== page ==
The Positives of Recognizing Hunger

This is a question I ask about midway through the weight loss class I teach: “Say one positive thing about hunger…” After the laughter dies down, the participants work on an answer. I ask you: is there anything positive you can say about hunger? I think there is. I want to be clear that I'm in no way advocating allowing yourself to get too hungry. I'm trying to get you to think about the mechanics of hunger, and what hunger means to you.

Posted on | Diane Carbonell | Comments ()

This is a question I ask about midway through the weight loss class I teach: “Say one positive thing about hunger…” After the laughter dies down, the participants work on an answer. I ask you: is there anything positive you can say about hunger? I think there is. I want to be clear that I'm in no way advocating allowing yourself to get too hungry. I'm trying to get you to think about the mechanics of hunger, and what hunger means to you.


As a fat person, I never allowed myself to get hungry. As a morbidly obese 300 pound woman, hunger really wasn't part of my vocabulary. I grazed all day long, not on fruits and vegetables, but rather on junk. I went to bed stuffed, and woke up full. It's true, I did.


So in thinking about hunger from a weight loss point of view, I try to get my class participants to get over the fear of normal hunger, and understand why hunger is a positive feeling. Merriam-Webster defines hunger as: “a craving or urgent need for food or a specific nutrient.” Hunger is necessary. If we never got hungry, we could die. Our bodies were designed to sustain our lives, and hunger is part of the process. It's important to learn to recognize the hunger signals your body sends out. You can feel it in your stomach. You may start to feel irritable.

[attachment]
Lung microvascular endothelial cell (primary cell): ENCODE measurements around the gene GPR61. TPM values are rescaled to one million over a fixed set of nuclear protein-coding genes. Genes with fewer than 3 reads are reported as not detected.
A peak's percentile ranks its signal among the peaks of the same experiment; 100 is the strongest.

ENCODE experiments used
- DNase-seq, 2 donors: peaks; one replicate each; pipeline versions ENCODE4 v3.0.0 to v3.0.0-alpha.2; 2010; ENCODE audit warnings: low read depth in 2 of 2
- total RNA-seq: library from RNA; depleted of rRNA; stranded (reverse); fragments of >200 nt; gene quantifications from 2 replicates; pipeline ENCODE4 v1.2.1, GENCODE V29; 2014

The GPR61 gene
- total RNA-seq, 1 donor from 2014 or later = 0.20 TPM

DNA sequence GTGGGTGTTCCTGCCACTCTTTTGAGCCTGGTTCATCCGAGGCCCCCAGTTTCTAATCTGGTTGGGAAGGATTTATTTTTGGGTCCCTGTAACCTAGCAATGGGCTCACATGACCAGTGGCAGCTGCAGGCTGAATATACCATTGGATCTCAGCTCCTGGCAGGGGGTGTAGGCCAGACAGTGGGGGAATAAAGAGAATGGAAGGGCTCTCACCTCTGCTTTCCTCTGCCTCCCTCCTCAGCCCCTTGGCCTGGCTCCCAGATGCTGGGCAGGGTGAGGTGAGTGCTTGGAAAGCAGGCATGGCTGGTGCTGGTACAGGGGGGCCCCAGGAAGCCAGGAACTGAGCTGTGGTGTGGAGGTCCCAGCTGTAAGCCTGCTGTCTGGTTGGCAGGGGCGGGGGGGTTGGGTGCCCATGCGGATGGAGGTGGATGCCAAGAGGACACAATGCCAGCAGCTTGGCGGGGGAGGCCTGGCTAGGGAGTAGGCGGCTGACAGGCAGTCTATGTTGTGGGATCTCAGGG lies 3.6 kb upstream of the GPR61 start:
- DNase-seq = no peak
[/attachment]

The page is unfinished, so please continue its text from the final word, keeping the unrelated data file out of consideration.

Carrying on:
When I was obese, I didn't feel hungry. So when I finally got myself together, and started losing weight, hunger was a little bit scary. I hadn't been hungry in years. And I'm talking about the good kind of hunger. Where your body is ready for more food at the appropriate time, not right after you've finished off a bag of chips!


The first time I felt hungry was the first day of my new weight loss plan. I still remember getting up, waddling down the street (in my dress), coming home and taking a shower. Then I ate a decent breakfast, and proceeded to go on with my morning routine. About an hour to an hour and a half after breakfast, I realized that I was hungry. I didn't like the feeling. It scared me a little bit. But I had a plan, and I ate a piece of fruit, and the hunger subsided. And then lo and behold, a little while later, I was hungry again! By this time it was close to lunch, so I waited until lunch and ate what I had planned for the day. And what do you know? I wasn't hungry anymore, but I was later. So I ate something good. And then I had dinner, and then I went to bed.


I still remember lying in bed thinking about the fact that I had gotten hungry. It unnerved me a little bit. I had to remind myself that hunger was a normal sensation. So the next, and every day after that, I learned to pay attention to the feelings of hunger. Eating when I was really hungry, instead of filling myself with other things when I wasn't really hungry.  


Here is my favorite answer to the question: "One positive thing I can say about hunger is this that hunger might be a sign that you are doing something right." For me it was just that. Even to this day, I pay attention to my body's hunger signals. I try and eat the right things, to continue with my maintenance plan, but to also fill my body with what it needs.

Blog written by Diane Carbonell
Diane Carbonell lost 158 pounds and has maintained the loss for over 12 years. During those years of maintenance, she gave birth...